This is the song that locked me in. That is, when I was a kid living through that convulsive cultural concussion that included Kennedy assassinations, a war in Southeast Asia that made no sense, cities burning and ongoing black oppression despite the new laws that had been passed --- and television escapism that entertained and diverted everyone's attention but did nothing to feed the soul -- this is the song that told me someone was out there who understood what was rattling around inside my head... or soul.

Arrows have barbs for a reason. Bow hunters from ancient times to the present understood that arrows needed arrowheads or barbs to embed them in the sinews and keep them from falling out.

Fish hooks likewise have barbed tips for the very same purpose. No matter how that fish squirms and shakes, waggles and flops, that hook is only going to penetrate deeper, tangled in the sinews.

So it is that a song's lyrics can penetrate ever so deeply into unprotected, unarmored tissue, the soft underbelly of the soul.

I wasn't the only one to be pierced.

What I remember from my youth is hearing that "the drug problem" was only a problem when it wasn't contained in the ghetto. That racism wasn't an issue as long as it stayed in the Deep South. Books like Steinbeck's Travels With Charley, a first person account of a road trip with his dog, caught many readers off guard when he wrote frankly about the last leg of his journey, through our southern states, and what he saw there.

Hollywood's Easy Rider was also a road trip story. Hippies were also not welcome in the Deep South. This song accompanied the soundtrack from that film, and produced the most profound effects upon its hearers, at least those like me whose hearts were experiencing disillusionment with the way things were. Were we living the American Dream? How could we have so much and feel so empty?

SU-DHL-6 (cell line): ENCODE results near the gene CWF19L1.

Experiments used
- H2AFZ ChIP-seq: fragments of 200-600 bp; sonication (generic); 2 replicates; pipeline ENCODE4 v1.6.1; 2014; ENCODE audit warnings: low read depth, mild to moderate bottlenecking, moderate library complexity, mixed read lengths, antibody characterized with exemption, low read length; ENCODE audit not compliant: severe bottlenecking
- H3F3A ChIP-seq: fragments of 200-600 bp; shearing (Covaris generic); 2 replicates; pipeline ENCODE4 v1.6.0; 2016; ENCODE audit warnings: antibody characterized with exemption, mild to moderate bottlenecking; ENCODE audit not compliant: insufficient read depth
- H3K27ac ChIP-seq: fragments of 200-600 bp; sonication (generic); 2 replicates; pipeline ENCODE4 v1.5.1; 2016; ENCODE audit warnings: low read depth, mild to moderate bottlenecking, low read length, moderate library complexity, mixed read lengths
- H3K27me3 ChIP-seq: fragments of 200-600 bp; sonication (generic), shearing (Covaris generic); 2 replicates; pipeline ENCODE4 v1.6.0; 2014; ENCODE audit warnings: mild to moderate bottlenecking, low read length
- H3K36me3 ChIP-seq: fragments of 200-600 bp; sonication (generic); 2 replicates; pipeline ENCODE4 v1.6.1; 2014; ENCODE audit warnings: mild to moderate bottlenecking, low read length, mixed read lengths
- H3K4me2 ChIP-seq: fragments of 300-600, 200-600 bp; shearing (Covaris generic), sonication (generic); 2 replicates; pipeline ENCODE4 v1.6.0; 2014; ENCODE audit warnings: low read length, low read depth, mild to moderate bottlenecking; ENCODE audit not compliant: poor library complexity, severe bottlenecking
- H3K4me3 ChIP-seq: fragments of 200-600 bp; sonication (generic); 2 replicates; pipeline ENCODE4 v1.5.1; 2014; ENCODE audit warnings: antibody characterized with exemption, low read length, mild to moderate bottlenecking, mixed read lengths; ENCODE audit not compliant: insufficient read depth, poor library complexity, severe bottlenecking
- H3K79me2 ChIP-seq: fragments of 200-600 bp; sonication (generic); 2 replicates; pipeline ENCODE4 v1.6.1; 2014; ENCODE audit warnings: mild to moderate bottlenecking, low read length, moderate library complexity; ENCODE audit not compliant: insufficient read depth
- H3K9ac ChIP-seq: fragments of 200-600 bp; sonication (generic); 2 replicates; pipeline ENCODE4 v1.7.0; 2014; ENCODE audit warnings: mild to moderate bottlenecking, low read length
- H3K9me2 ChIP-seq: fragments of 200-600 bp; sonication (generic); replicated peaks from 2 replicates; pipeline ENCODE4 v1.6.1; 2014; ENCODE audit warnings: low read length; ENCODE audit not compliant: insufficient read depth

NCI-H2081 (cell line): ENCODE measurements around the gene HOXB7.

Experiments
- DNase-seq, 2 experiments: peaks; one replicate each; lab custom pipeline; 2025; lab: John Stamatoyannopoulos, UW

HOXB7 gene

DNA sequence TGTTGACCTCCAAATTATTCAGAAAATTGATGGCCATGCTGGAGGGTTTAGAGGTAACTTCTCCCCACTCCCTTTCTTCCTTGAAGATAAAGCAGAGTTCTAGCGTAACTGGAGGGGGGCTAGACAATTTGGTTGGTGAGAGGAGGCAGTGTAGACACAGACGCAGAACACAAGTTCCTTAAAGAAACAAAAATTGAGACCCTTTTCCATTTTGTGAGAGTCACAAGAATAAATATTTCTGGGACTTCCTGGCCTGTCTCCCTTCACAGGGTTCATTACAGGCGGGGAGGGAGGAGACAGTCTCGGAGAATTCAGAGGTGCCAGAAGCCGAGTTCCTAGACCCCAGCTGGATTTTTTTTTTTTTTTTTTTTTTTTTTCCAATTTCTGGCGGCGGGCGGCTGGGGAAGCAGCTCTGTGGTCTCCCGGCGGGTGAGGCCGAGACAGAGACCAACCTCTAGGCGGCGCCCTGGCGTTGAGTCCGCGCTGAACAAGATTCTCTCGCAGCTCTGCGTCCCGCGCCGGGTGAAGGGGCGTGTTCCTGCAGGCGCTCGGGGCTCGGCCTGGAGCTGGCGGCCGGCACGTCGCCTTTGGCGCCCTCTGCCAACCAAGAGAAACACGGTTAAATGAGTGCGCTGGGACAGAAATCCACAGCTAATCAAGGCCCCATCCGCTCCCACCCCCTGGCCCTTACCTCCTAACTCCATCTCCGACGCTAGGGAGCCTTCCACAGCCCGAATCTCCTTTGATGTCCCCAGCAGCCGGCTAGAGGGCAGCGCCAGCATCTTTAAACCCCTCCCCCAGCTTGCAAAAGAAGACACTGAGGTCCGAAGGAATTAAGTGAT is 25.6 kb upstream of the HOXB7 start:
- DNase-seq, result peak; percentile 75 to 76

It's Alright, Ma is a song about innocence lost.

* * * *
The elements of existential philosophy are all here. The sense of the absurd. Disillusionment. The tragic sense of life. But when you reach the end Dylan's response is not resignation. As the narrator goes kicking, upside down inside handcuffs, he kicks his legs to crash it off. 

The existential sense of living within an absurd world becomes a recurring theme throughout the decades with Dylan. His music took root because we ourselves felt it, understood in some inarticulate way. His songs put into words the nebulous things we were feeling. You can especially feel it in his Grammy-winning Time Out Of Mind. "I've been down to the bottom of a world full of lies, I ain't lookin' for nothin' in anyone's eyes," he sings. "Sometimes my burden is more than I can bear... it's not dark yet. But it's getting there."

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It's Alright, Ma (I'm Only Bleeding)

Darkness at the break of noon
Shadows even the silver spoon
The handmade blade, the child’s balloon
Eclipses both the sun and moon
To understand you know too soon
There is no sense in trying

Pointed threats, they bluff with scorn
Suicide remarks are torn
From the fool’s gold mouthpiece the hollow horn
Plays wasted words, proves to warn
That he not busy being born is busy dying

Temptation’s page flies out the door
You follow, find yourself at war
Watch waterfalls of pity roar
You feel to moan but unlike before
You discover that you’d just be one more
Person crying

So don’t fear if you hear
A foreign sound to your ear
It’s alright, Ma, I’m only sighing

As some warn victory, some downfall
Private reasons great or small
Can be seen in the eyes of those that call
To make all that should be killed to crawl
While others say don’t hate nothing at all
Except hatred

Disillusioned words like bullets bark
As human gods aim for their mark
Make everything from toy guns that spark
To flesh-colored Christs that glow in the dark
It’s easy to see without looking too far
That not much is really sacred

While preachers preach of evil fates
Teachers teach that knowledge waits
Can lead to hundred-dollar plates
Goodness hides behind its gates
But even the president of the United States